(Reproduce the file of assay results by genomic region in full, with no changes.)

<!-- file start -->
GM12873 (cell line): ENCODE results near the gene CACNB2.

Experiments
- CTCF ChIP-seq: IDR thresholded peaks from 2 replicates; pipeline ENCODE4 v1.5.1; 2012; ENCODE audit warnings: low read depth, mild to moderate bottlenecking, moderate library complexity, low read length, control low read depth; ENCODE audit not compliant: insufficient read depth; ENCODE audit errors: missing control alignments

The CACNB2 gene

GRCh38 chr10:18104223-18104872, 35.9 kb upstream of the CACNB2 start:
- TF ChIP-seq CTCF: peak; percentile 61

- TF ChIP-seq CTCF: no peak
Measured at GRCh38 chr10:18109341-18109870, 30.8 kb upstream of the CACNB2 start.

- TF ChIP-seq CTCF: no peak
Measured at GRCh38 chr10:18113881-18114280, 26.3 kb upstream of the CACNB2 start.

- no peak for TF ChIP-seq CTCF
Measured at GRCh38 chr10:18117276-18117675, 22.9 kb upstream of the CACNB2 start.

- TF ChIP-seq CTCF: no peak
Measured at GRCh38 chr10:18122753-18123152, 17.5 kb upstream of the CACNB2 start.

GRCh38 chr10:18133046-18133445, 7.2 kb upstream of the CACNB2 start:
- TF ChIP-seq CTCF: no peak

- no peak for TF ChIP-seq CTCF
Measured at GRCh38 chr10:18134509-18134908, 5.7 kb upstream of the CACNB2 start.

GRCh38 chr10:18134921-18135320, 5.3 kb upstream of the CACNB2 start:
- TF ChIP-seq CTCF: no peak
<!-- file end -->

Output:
GM12873 (cell line): ENCODE results near the gene CACNB2.

Experiments
- CTCF ChIP-seq: IDR thresholded peaks from 2 replicates; pipeline ENCODE4 v1.5.1; 2012; ENCODE audit warnings: low read depth, mild to moderate bottlenecking, moderate library complexity, low read length, control low read depth; ENCODE audit not compliant: insufficient read depth; ENCODE audit errors: missing control alignments

The CACNB2 gene

GRCh38 chr10:18104223-18104872, 35.9 kb upstream of the CACNB2 start:
- TF ChIP-seq CTCF: peak; percentile 61

- TF ChIP-seq CTCF: no peak
Measured at GRCh38 chr10:18109341-18109870, 30.8 kb upstream of the CACNB2 start.

- TF ChIP-seq CTCF: no peak
Measured at GRCh38 chr10:18113881-18114280, 26.3 kb upstream of the CACNB2 start.

- no peak for TF ChIP-seq CTCF
Measured at GRCh38 chr10:18117276-18117675, 22.9 kb upstream of the CACNB2 start.

- TF ChIP-seq CTCF: no peak
Measured at GRCh38 chr10:18122753-18123152, 17.5 kb upstream of the CACNB2 start.

GRCh38 chr10:18133046-18133445, 7.2 kb upstream of the CACNB2 start:
- TF ChIP-seq CTCF: no peak

- no peak for TF ChIP-seq CTCF
Measured at GRCh38 chr10:18134509-18134908, 5.7 kb upstream of the CACNB2 start.

GRCh38 chr10:18134921-18135320, 5.3 kb upstream of the CACNB2 start:
- TF ChIP-seq CTCF: no peak